Khan’s prospectus for a third term may have to be more radical and eye-catching than before to rally his supporter base. Should he succeed in winning a third term, he will have surpassed his two predecessors, Boris Johnson and Ken Livingstone, but there is potential for an upset.

[See also: Keir Starmer takes aim at Andy Burnham at Labour’s Christmas drinks]

Continue Reading
Click to comment

Leave a Reply

E-posta hesabınız yayımlanmayacak. Gerekli alanlar * ile işaretlenmişlerdir

Uncategorized

Graduate Organist vacancy in London and Home Counties – Church Times

Published

on

By



Graduate Organist vacancy in London and Home Counties  Church Times

Continue Reading

Uncategorized

The dwindling case for living in London

Published

on

By


The recent debate around ‘levelling up’ may be missing something. I would argue that there is another way to consider geographical inequality – and, by this alternative measure, a levelling has been under way for more than 20 years.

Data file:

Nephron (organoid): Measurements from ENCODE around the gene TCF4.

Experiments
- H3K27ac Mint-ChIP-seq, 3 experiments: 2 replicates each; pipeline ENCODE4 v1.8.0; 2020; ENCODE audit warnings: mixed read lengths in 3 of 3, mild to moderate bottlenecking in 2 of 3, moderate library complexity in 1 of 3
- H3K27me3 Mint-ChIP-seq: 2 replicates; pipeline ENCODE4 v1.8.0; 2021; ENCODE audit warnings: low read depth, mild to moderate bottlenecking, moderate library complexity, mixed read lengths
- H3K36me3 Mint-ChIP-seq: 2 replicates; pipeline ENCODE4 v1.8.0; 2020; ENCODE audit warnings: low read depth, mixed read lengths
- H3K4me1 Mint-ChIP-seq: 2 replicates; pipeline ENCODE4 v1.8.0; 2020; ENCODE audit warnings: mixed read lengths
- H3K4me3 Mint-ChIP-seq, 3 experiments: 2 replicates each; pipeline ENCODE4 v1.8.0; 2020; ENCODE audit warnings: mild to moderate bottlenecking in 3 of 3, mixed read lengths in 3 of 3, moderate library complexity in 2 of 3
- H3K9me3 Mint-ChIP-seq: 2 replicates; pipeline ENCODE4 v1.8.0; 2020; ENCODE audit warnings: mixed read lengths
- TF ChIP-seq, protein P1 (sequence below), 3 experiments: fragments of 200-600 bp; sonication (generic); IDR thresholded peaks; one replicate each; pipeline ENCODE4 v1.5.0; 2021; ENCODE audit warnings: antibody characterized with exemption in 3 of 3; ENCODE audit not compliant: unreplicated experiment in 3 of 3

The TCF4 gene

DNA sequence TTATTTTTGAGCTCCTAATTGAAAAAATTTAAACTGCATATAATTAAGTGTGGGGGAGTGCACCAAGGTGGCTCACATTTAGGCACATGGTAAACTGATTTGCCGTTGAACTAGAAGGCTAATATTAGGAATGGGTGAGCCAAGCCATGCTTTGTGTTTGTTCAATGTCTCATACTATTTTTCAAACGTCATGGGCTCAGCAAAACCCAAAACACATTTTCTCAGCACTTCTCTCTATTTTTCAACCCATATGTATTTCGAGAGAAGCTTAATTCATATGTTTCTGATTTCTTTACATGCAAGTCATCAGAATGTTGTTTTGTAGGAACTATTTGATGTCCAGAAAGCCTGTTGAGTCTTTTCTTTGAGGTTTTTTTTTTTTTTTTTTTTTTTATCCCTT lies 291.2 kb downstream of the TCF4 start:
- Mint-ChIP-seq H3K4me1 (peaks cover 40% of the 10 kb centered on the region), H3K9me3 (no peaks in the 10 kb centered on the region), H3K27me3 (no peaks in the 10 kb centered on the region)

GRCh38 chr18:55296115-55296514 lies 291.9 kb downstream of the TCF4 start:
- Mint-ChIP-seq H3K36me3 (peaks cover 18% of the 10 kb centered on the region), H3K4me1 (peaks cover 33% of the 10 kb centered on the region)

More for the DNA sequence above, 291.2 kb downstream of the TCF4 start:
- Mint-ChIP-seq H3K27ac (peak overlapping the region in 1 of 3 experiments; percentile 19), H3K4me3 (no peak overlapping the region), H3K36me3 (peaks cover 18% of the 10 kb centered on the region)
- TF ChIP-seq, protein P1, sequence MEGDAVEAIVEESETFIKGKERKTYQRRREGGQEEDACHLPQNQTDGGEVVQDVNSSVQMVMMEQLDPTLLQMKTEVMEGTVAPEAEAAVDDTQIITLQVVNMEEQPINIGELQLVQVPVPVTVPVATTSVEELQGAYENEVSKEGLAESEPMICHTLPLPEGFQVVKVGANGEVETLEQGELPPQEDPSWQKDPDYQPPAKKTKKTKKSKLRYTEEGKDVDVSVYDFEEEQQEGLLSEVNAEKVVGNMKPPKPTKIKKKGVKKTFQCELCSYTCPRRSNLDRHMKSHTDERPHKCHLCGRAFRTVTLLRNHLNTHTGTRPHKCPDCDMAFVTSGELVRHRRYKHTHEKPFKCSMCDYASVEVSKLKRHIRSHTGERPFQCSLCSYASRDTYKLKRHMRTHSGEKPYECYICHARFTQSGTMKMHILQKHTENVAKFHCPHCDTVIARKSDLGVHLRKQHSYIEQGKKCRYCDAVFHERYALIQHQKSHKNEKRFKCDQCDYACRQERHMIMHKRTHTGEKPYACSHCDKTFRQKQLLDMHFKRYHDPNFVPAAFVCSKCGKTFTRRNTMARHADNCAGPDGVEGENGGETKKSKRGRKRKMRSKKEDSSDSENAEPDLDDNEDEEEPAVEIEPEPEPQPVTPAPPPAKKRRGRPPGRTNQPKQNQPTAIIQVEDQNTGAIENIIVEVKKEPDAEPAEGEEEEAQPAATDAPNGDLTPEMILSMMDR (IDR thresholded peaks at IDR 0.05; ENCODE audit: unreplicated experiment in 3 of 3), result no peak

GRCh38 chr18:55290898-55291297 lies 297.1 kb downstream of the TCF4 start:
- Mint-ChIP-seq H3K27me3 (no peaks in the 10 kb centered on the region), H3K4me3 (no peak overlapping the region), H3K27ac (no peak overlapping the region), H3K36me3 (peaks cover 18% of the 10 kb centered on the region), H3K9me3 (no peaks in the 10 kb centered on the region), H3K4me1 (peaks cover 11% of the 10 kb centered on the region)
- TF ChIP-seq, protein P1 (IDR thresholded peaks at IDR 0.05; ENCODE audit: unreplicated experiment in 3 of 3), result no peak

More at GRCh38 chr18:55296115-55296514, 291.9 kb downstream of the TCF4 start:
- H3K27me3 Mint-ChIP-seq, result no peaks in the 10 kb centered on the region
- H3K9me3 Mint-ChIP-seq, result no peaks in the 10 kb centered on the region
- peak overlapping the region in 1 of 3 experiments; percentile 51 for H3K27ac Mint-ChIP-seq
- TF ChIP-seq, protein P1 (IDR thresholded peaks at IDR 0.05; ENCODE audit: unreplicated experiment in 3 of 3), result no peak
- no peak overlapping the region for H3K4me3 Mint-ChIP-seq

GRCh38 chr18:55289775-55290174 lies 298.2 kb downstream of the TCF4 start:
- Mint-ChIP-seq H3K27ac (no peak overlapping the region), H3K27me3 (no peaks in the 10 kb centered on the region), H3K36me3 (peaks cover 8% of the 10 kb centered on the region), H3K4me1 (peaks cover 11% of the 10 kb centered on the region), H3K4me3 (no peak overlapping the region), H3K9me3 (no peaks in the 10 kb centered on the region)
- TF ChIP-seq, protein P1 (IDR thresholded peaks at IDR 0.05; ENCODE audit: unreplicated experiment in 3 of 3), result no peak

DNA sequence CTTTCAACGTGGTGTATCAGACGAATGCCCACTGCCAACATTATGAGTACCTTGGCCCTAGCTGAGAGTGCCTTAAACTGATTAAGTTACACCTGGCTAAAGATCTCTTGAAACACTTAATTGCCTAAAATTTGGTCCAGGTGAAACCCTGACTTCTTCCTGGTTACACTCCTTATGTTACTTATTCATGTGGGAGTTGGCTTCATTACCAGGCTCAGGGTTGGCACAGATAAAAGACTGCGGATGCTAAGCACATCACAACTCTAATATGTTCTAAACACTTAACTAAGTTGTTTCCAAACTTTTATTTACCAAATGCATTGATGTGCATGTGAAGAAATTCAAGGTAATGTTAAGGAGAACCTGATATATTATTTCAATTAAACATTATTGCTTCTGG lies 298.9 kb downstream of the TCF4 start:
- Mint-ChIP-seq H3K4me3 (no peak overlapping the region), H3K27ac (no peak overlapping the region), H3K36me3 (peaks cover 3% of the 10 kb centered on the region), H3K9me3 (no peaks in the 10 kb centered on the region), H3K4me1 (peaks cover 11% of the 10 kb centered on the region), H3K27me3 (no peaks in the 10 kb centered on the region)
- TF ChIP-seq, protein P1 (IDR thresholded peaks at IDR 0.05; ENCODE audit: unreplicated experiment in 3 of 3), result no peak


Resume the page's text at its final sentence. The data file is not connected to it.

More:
I’ve spent three decades working in advertising, so it’s unsurprising that I tend to view economic life through the lens of consumption. By contrast, mainstream economists tend to view disparities through the medium of earnings or wealth. To me, measures of wealth should include not only the quantity of money you have but the breadth of worthwhile options available in choosing how to spend it.

Let’s put it another way. If you live in a boring village, and suddenly a great pub or café opens on the high street, then by my measure you have become richer; by the economist’s measure you have not.

Things that would once have been available in London decades before the provinces now appear everywhereat once